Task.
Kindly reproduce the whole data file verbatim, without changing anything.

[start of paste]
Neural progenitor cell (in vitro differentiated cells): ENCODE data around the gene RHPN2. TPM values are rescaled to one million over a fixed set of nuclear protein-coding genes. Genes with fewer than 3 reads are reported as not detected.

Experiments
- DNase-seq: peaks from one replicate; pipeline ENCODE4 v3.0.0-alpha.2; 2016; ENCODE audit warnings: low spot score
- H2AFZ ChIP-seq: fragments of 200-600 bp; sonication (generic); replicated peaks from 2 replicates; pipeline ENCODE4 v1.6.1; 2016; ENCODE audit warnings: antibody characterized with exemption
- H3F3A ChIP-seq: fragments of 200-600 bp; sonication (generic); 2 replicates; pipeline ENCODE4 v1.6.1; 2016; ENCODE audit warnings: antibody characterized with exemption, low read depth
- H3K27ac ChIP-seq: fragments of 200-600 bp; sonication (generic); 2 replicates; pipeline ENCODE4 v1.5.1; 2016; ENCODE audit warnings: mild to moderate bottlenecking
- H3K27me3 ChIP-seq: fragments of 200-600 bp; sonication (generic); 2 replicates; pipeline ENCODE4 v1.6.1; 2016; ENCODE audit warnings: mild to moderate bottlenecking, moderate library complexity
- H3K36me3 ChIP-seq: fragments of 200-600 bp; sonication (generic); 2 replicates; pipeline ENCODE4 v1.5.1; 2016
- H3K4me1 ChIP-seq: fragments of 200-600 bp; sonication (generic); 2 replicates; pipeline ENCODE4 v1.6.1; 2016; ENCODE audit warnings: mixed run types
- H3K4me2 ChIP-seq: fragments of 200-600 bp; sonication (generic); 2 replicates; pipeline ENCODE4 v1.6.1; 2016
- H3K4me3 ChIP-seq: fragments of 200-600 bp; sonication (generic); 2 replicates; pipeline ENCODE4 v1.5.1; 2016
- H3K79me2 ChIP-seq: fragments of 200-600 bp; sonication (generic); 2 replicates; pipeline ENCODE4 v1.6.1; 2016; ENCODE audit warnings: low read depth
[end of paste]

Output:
Neural progenitor cell (in vitro differentiated cells): ENCODE data around the gene RHPN2. TPM values are rescaled to one million over a fixed set of nuclear protein-coding genes. Genes with fewer than 3 reads are reported as not detected.

Experiments
- DNase-seq: peaks from one replicate; pipeline ENCODE4 v3.0.0-alpha.2; 2016; ENCODE audit warnings: low spot score
- H2AFZ ChIP-seq: fragments of 200-600 bp; sonication (generic); replicated peaks from 2 replicates; pipeline ENCODE4 v1.6.1; 2016; ENCODE audit warnings: antibody characterized with exemption
- H3F3A ChIP-seq: fragments of 200-600 bp; sonication (generic); 2 replicates; pipeline ENCODE4 v1.6.1; 2016; ENCODE audit warnings: antibody characterized with exemption, low read depth
- H3K27ac ChIP-seq: fragments of 200-600 bp; sonication (generic); 2 replicates; pipeline ENCODE4 v1.5.1; 2016; ENCODE audit warnings: mild to moderate bottlenecking
- H3K27me3 ChIP-seq: fragments of 200-600 bp; sonication (generic); 2 replicates; pipeline ENCODE4 v1.6.1; 2016; ENCODE audit warnings: mild to moderate bottlenecking, moderate library complexity
- H3K36me3 ChIP-seq: fragments of 200-600 bp; sonication (generic); 2 replicates; pipeline ENCODE4 v1.5.1; 2016
- H3K4me1 ChIP-seq: fragments of 200-600 bp; sonication (generic); 2 replicates; pipeline ENCODE4 v1.6.1; 2016; ENCODE audit warnings: mixed run types
- H3K4me2 ChIP-seq: fragments of 200-600 bp; sonication (generic); 2 replicates; pipeline ENCODE4 v1.6.1; 2016
- H3K4me3 ChIP-seq: fragments of 200-600 bp; sonication (generic); 2 replicates; pipeline ENCODE4 v1.5.1; 2016
- H3K79me2 ChIP-seq: fragments of 200-600 bp; sonication (generic); 2 replicates; pipeline ENCODE4 v1.6.1; 2016; ENCODE audit warnings: low read depth